The inheritance of alcoholic liver disease

Baillieres Clin Gastroenterol. 1998 Jun;12(2):317-35. doi: 10.1016/s0950-3528(98)90137-3.


Available evidence supports the concept that alcoholic liver disease (ALD) is a multifactorial disease with a heritable component. A number of polymorphic genes with small and additive effects will thus encode susceptibilty to this 'polygenic' disease. Molecular genetic studies of ALD are in their infancy, and methods available for the genetic dissection of complex traits are discussed. Some candidate genes have been identified, and studies have been undertaken to test for association between specific alleles and ALD susceptibility. There is evidence to support a role for alleles of two genes encoding enzymes involved in the oxidative metabolism of alcohol (acetaldehyde dehydrogenase2*2 and cytochrome P4502E1 c2 allele) in susceptibility to ALD. More recently, attention has focused on cytokines, and there are now data showing association of specific alleles of both tumour necrosis factor alpha and interleukin-10 with predisposition to ALD. These candidate genes need to be subjected to rigorous evaluation in different populations. Such research should help to define more precisely the molecular mechanisms underlying the development of ALD in a sub-population (< 20%) of alcoholics, thereby improving the hepatologist's ability to develop rational treatments.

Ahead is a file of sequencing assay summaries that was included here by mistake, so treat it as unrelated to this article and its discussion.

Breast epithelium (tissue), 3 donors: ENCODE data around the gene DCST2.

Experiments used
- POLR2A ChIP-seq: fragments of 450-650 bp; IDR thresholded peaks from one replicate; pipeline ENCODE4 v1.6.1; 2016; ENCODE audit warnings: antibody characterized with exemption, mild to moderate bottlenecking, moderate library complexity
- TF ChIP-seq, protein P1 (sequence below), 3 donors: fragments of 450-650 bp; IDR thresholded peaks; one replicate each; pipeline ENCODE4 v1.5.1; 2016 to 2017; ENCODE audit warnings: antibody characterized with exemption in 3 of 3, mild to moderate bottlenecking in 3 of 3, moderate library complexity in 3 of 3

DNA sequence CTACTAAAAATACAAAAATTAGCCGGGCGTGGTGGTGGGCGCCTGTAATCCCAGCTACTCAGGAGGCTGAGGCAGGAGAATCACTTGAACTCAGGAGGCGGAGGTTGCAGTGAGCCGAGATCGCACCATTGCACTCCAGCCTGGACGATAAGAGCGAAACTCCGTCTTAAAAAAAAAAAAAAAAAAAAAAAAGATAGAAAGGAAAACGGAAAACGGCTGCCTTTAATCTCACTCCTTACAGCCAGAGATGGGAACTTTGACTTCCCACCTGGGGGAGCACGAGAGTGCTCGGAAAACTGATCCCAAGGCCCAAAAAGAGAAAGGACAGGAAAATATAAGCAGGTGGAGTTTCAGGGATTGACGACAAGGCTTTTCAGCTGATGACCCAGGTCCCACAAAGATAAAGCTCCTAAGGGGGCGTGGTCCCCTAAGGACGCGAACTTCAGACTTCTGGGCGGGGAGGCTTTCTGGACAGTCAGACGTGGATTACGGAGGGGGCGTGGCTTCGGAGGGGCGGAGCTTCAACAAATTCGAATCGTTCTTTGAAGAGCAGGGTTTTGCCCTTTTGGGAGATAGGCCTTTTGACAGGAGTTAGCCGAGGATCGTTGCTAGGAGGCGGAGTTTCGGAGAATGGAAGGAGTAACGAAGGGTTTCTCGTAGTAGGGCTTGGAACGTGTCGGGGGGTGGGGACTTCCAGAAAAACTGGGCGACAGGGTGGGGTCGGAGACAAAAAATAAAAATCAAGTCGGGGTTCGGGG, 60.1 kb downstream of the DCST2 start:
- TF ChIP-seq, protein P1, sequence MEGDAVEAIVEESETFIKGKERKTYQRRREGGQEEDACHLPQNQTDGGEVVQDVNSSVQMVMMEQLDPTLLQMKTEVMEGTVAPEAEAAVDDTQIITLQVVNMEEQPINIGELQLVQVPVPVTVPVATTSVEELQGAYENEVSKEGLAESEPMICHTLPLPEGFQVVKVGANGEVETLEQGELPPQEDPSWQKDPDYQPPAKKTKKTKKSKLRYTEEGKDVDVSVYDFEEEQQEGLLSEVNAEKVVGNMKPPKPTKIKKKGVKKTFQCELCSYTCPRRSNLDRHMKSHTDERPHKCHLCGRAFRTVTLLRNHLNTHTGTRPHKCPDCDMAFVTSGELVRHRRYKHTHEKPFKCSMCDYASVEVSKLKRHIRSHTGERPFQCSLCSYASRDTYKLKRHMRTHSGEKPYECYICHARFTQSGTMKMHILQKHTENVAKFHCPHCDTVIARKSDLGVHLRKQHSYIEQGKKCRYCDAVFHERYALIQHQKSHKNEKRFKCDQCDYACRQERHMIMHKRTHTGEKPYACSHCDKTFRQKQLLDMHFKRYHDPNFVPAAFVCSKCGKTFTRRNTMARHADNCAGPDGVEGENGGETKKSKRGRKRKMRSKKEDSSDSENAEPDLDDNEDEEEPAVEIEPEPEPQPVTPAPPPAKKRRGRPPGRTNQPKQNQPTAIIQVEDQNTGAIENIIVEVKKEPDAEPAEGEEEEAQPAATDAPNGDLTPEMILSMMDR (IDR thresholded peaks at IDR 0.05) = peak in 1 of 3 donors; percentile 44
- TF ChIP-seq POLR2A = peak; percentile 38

Publication types

  • Review

MeSH terms

  • Animals
  • Cytokines / genetics
  • Female
  • Humans
  • Liver Diseases, Alcoholic / genetics*
  • Male


  • Cytokines